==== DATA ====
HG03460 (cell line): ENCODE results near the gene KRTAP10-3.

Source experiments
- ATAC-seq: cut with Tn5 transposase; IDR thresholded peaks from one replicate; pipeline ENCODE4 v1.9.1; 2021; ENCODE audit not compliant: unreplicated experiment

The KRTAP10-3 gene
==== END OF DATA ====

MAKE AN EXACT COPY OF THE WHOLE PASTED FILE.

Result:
HG03460 (cell line): ENCODE results near the gene KRTAP10-3.

Source experiments
- ATAC-seq: cut with Tn5 transposase; IDR thresholded peaks from one replicate; pipeline ENCODE4 v1.9.1; 2021; ENCODE audit not compliant: unreplicated experiment

The KRTAP10-3 gene